The Fourth Motor Insurance Directive (“Motor Directive”) was of great benefit to individuals, residents and domiciled in the UK, but who had been involved in a road traffic accident in a European member state. The legislation strengthened the rights of injured parties and simplified their route to compensation.
The Motor Directive conferred a direct right of action and thereby allowed UK nationals, living outside of the home country of the at-fault motorist, to sue the at-fault motor insurer directly in the UK. The Motor Directive required each motor insurer in the European Union to have a claim handling representative in each Member State in order to deal with injured person’s claims and made it possible for an injured person to enforce a judgement against an at-fault motor insurer.
Pre-December 2020, if, for example, an individual was resident and domiciled in the UK but had been involved in a road traffic accident in Spain, proceedings in English could be served, in the UK, on the nominated UK based claims handling agent of the Spanish defendant’s motor insurer, as opposed to in Spanish and served on the foreign motor insurer in Spain.
Brexit marked a fundamental shift in the rights of individuals, injured by negligent foreign third parties. For those that failed to issue their claim before the 31st December 2020, they now face a much bumpier route to recovering compensation. Of course, those claims that were seized by the UK court before 31st December 2020 will continue as before.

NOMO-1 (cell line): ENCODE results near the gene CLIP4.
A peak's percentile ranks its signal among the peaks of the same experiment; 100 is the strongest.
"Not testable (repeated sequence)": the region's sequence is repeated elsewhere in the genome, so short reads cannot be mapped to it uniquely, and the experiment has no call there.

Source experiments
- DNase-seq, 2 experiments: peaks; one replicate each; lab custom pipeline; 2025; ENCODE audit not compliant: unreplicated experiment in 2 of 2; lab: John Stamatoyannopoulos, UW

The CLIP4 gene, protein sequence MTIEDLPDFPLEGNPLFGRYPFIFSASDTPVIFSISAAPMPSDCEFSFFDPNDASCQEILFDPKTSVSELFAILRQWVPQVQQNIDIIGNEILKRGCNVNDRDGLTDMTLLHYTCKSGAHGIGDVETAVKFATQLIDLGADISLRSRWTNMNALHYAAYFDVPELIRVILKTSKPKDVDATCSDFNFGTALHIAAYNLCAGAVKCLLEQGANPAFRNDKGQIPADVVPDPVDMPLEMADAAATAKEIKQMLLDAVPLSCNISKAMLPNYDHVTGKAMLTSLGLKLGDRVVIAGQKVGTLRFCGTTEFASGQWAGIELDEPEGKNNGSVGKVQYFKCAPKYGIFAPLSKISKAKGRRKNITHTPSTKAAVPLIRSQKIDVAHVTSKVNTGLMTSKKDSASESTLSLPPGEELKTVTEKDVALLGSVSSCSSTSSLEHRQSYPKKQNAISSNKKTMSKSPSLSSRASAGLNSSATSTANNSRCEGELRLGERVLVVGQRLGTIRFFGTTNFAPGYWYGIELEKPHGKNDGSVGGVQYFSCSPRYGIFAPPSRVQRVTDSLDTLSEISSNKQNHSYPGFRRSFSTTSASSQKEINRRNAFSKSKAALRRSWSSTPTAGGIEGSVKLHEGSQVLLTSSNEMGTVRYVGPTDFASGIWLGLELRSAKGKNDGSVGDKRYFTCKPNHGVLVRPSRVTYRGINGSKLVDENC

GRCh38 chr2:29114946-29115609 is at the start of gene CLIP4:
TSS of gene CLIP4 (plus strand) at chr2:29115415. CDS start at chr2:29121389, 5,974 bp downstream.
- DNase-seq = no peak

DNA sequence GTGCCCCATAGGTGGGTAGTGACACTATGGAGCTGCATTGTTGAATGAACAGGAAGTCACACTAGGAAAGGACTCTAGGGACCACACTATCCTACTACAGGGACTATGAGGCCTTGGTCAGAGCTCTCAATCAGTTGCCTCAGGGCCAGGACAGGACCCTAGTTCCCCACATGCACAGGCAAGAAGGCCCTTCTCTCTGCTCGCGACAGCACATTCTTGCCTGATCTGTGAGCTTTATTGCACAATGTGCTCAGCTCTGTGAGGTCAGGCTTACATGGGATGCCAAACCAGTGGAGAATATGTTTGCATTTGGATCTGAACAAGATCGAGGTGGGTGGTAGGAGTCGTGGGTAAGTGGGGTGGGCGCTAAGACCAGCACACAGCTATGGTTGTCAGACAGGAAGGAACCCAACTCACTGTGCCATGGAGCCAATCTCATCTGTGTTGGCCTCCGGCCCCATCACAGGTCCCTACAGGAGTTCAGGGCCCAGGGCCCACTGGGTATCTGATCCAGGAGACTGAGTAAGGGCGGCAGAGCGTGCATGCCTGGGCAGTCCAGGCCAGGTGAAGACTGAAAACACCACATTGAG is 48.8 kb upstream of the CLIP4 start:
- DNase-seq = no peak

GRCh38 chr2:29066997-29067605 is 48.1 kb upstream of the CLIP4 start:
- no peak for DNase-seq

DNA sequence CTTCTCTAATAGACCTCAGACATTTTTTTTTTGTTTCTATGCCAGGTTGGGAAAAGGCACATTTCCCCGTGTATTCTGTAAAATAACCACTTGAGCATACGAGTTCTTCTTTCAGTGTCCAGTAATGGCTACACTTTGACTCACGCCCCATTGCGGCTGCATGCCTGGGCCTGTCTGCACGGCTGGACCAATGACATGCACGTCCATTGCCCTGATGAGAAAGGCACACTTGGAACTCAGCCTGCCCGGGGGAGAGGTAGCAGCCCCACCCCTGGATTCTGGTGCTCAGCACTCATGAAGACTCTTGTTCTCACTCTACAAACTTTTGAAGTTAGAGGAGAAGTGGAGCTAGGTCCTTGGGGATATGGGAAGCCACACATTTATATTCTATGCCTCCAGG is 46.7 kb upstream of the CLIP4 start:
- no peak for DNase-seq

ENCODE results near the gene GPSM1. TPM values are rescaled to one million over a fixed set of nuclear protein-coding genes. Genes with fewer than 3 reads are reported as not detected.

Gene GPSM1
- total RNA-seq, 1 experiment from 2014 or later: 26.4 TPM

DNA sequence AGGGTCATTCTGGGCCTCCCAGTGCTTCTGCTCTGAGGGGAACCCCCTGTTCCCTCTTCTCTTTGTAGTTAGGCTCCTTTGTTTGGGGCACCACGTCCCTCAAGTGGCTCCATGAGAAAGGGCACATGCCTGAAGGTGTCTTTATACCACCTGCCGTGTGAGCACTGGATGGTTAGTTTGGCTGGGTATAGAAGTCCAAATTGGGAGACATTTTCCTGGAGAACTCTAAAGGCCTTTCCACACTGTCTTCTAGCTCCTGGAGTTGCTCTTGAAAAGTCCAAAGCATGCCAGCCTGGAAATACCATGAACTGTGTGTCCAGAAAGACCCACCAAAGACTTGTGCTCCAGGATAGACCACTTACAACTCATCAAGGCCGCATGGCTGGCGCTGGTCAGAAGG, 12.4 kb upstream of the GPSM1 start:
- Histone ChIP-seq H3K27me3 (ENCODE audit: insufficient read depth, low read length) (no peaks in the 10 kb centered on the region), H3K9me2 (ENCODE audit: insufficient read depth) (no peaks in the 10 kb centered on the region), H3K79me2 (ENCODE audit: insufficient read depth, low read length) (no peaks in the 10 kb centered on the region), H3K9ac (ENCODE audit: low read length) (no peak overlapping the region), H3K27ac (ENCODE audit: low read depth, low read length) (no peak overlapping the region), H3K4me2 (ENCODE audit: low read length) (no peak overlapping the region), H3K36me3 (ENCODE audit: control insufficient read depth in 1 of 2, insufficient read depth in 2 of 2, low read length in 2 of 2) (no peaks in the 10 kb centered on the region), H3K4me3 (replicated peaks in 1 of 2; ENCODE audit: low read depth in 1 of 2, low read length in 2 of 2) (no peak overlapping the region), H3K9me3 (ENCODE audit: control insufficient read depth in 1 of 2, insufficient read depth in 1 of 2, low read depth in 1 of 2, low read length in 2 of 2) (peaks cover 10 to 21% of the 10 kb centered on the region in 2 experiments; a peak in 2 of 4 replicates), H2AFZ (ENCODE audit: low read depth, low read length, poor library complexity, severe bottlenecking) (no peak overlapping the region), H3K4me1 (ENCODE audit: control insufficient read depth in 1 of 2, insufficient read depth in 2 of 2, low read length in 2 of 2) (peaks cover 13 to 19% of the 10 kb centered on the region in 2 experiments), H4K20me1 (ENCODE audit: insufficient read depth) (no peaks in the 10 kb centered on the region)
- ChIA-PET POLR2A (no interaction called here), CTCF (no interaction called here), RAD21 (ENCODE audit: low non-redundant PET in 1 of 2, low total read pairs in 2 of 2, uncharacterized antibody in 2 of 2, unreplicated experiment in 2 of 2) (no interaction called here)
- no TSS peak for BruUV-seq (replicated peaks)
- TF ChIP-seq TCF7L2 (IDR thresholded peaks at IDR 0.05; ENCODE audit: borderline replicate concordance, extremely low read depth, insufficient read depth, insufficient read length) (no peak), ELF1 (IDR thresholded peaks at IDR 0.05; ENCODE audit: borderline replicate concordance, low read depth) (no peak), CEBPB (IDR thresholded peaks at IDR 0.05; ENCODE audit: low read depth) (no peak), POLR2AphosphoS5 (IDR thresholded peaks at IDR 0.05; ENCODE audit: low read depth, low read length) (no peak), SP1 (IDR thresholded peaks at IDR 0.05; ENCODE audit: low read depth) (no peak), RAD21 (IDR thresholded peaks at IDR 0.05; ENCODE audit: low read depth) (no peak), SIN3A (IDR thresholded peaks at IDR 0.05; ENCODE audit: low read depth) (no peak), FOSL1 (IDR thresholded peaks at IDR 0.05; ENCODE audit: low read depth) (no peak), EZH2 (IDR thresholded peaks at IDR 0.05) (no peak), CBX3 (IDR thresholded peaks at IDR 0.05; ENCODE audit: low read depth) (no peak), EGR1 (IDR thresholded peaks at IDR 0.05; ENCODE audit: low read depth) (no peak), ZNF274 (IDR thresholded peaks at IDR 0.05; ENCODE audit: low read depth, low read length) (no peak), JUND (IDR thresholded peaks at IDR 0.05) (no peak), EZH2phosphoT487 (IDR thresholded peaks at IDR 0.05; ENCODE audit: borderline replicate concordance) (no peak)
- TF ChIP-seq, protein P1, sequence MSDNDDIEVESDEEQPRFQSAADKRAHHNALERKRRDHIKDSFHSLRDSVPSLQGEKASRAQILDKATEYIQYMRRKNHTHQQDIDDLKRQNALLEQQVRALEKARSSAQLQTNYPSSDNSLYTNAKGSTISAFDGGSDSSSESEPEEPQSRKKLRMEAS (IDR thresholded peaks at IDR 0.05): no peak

If an individual now wishes to pursue a claim, they will no longer be able to serve the UK claims handling agent with proceedings. The claim will now have to be brought in the Member State where the accident occurred; either against the at-fault driver directly, if they have been identified, or the at fault motor insurer in the Member State where the accident took place (if a direct right of action is permitted, which will be determined by the applicable law of that jurisdiction.)
As with most things there are exceptions. In some instances, it may still now be possible for an injured individual to bring a claim against a foreign insurer within the jurisdiction of England and Wales. However, any such claim will now be subject to common law rules; meaning that the claim must “get through” the tort gateway of damage being sustained in England and Wales. This can include costs of treatment and care etc. If they are successful, the claimant must then show that England and Wales is the appropriate forum in which to hear the claim. If liability is denied, it will hardly ever be deemed to be the appropriate forum. However, if liability is admitted, and/or any witnesses are located in England and Wales, then the English courts may accept jurisdiction. The difficulty is that we do not know how the courts will approach this as there haven’t been any higher court decisions on this point, as of yet.